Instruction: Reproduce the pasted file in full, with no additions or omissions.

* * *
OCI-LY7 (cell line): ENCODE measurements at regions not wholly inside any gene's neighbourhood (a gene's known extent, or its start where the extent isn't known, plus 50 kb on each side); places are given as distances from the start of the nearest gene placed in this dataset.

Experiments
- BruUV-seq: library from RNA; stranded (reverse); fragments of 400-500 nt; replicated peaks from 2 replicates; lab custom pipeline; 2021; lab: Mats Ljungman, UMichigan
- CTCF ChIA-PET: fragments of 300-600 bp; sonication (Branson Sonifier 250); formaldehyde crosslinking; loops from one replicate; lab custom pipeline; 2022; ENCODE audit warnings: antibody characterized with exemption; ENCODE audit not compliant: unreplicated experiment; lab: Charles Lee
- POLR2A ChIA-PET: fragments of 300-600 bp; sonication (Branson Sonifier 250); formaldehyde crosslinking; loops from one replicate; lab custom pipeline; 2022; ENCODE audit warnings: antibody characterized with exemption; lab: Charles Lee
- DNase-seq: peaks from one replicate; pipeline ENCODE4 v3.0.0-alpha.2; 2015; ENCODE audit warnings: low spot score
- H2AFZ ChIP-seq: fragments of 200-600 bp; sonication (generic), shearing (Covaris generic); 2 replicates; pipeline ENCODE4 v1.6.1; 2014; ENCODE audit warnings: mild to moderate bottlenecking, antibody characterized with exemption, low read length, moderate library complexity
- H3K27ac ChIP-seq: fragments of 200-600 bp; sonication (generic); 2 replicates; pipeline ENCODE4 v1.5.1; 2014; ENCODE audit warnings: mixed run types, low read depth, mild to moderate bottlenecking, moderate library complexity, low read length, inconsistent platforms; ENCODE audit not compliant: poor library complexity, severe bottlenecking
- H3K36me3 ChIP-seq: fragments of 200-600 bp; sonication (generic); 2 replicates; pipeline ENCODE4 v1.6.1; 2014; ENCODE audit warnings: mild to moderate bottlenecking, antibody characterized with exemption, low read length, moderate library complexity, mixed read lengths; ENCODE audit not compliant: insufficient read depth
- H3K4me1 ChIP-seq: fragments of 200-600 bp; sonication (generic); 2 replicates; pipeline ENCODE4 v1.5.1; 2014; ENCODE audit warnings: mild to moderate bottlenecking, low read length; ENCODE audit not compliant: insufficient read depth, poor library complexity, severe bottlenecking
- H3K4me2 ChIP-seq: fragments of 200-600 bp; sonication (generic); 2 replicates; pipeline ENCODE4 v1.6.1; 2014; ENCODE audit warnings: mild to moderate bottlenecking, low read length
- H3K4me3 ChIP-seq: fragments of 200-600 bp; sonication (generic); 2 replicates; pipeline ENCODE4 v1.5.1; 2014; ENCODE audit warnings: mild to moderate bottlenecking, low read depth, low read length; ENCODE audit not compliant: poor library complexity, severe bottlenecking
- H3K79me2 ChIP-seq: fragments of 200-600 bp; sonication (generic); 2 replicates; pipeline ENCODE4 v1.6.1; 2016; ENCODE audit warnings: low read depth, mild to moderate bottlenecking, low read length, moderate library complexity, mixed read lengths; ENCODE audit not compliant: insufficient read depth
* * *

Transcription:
OCI-LY7 (cell line): ENCODE measurements at regions not wholly inside any gene's neighbourhood (a gene's known extent, or its start where the extent isn't known, plus 50 kb on each side); places are given as distances from the start of the nearest gene placed in this dataset.

Experiments
- BruUV-seq: library from RNA; stranded (reverse); fragments of 400-500 nt; replicated peaks from 2 replicates; lab custom pipeline; 2021; lab: Mats Ljungman, UMichigan
- CTCF ChIA-PET: fragments of 300-600 bp; sonication (Branson Sonifier 250); formaldehyde crosslinking; loops from one replicate; lab custom pipeline; 2022; ENCODE audit warnings: antibody characterized with exemption; ENCODE audit not compliant: unreplicated experiment; lab: Charles Lee
- POLR2A ChIA-PET: fragments of 300-600 bp; sonication (Branson Sonifier 250); formaldehyde crosslinking; loops from one replicate; lab custom pipeline; 2022; ENCODE audit warnings: antibody characterized with exemption; lab: Charles Lee
- DNase-seq: peaks from one replicate; pipeline ENCODE4 v3.0.0-alpha.2; 2015; ENCODE audit warnings: low spot score
- H2AFZ ChIP-seq: fragments of 200-600 bp; sonication (generic), shearing (Covaris generic); 2 replicates; pipeline ENCODE4 v1.6.1; 2014; ENCODE audit warnings: mild to moderate bottlenecking, antibody characterized with exemption, low read length, moderate library complexity
- H3K27ac ChIP-seq: fragments of 200-600 bp; sonication (generic); 2 replicates; pipeline ENCODE4 v1.5.1; 2014; ENCODE audit warnings: mixed run types, low read depth, mild to moderate bottlenecking, moderate library complexity, low read length, inconsistent platforms; ENCODE audit not compliant: poor library complexity, severe bottlenecking
- H3K36me3 ChIP-seq: fragments of 200-600 bp; sonication (generic); 2 replicates; pipeline ENCODE4 v1.6.1; 2014; ENCODE audit warnings: mild to moderate bottlenecking, antibody characterized with exemption, low read length, moderate library complexity, mixed read lengths; ENCODE audit not compliant: insufficient read depth
- H3K4me1 ChIP-seq: fragments of 200-600 bp; sonication (generic); 2 replicates; pipeline ENCODE4 v1.5.1; 2014; ENCODE audit warnings: mild to moderate bottlenecking, low read length; ENCODE audit not compliant: insufficient read depth, poor library complexity, severe bottlenecking
- H3K4me2 ChIP-seq: fragments of 200-600 bp; sonication (generic); 2 replicates; pipeline ENCODE4 v1.6.1; 2014; ENCODE audit warnings: mild to moderate bottlenecking, low read length
- H3K4me3 ChIP-seq: fragments of 200-600 bp; sonication (generic); 2 replicates; pipeline ENCODE4 v1.5.1; 2014; ENCODE audit warnings: mild to moderate bottlenecking, low read depth, low read length; ENCODE audit not compliant: poor library complexity, severe bottlenecking
- H3K79me2 ChIP-seq: fragments of 200-600 bp; sonication (generic); 2 replicates; pipeline ENCODE4 v1.6.1; 2016; ENCODE audit warnings: low read depth, mild to moderate bottlenecking, low read length, moderate library complexity, mixed read lengths; ENCODE audit not compliant: insufficient read depth